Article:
Design and optimization of 3D scaffolds for orthopaedic devices and applications
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    Design and optimization of 3D scaffolds for orthopaedic devices and applications
    Project Description

    Bone defect repair remains a clinical challenge in the 21st century, because of the associated morbidity and the increasing incidence of traumatic injury and arthritis. With ageing populations and prolonged life expectancy, there is increasing demand for bone grafts and synthetic materials that can be used to replace, repair or regenerate lost, injured or diseased bone [1]. Historically, the gold standard has been to use either autografts (patient's own tissue) or allografts (donor tissue). Such materials actively promote healing and new bone formation by acting as biocompatible and osteoconductive structures that provide mechanical support and promote bone formation. Whilst autografts are still used in implanted bone procedures, limited availability and second site surgery issues have shifted the market rapidly towards the use of allografts. However, since allograft bone is not taken from the patient's own body, there is a higher risk of rejection and disease transmission as well as reduced efficacy due to reduced levels of growth factors present to stimulate the growth of new bone. To avoid these problems, synthetic biomaterials are increasingly being used.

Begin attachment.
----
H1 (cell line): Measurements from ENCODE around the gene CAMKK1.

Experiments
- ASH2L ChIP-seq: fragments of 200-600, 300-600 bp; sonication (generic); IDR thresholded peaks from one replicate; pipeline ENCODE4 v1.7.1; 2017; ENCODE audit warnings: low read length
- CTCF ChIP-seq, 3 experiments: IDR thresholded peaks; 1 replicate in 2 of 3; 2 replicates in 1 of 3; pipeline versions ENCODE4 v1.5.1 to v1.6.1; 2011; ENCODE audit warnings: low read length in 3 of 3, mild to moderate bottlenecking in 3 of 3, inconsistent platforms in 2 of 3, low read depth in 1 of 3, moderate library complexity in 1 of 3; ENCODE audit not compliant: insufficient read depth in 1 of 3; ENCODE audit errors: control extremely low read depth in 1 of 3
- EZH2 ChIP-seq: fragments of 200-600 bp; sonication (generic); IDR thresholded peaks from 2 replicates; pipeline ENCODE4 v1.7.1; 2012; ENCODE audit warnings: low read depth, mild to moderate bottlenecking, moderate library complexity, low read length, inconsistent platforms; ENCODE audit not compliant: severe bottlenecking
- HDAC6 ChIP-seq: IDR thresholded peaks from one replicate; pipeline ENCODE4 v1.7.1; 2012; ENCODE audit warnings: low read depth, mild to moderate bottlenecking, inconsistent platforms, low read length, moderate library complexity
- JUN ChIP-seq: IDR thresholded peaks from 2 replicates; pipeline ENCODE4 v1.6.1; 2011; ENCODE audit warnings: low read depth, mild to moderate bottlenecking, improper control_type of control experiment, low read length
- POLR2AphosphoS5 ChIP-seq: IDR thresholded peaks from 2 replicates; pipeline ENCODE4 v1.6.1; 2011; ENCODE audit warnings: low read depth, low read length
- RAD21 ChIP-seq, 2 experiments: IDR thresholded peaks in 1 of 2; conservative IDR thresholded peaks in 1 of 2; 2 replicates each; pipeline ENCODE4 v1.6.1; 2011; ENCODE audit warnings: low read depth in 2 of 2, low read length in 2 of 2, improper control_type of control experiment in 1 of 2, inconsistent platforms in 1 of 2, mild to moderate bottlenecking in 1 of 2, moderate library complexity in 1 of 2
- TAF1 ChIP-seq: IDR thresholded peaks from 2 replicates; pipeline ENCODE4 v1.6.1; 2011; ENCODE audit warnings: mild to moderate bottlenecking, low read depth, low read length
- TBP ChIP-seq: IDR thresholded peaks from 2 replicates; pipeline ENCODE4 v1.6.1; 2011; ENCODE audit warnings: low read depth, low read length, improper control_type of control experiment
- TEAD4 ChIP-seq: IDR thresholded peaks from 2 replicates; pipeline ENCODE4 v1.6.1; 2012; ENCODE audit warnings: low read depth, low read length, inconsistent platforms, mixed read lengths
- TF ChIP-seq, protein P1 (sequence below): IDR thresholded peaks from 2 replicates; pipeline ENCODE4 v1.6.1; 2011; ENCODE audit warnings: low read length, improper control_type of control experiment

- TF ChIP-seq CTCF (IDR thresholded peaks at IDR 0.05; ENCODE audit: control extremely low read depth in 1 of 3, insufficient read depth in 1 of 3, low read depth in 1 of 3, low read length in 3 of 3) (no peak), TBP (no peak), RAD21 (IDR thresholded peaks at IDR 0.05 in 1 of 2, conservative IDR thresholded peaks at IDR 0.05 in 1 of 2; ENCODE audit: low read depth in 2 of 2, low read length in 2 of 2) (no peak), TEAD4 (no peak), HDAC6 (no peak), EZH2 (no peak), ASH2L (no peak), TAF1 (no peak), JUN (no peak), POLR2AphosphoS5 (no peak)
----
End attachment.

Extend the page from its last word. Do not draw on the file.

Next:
Bone grafts are used clinically in the treatment of many forms of bone tissue defect, such as fracture misalignment or non-union, critical-sized defects, maxillo-facial surgery and spinal fusion. An ideal bone graft substitute would alleviate these problems and reduce the need for both allografts and autografts. Currently, these traditional approaches constitute over 90% of all bone graft procedures. The reason for this shortfall in the use of tissue-engineered bone or osteoconductive synthetic scaffolds is that a biocompatible, mechanically competent and osteoconductive scaffolds that could be used to produce complete bone regeneration, still remain to be developed.

    Our novel ceramic materials and fabrication and design technology will open up opportunities for significantly improved interventions for treating large-bone defects, especially in load-bearing applications, and will have clear significance for bone tissue regeneration. This research will widen existing biomimetic methods and promote the development of biomimetics as a discipline.




        Groovy biomedical image Micro-CT image of scaffolds with high levels of porosity (80%), pore diameter (300-500 µm, see arrows), and interconnectivity (99%)  

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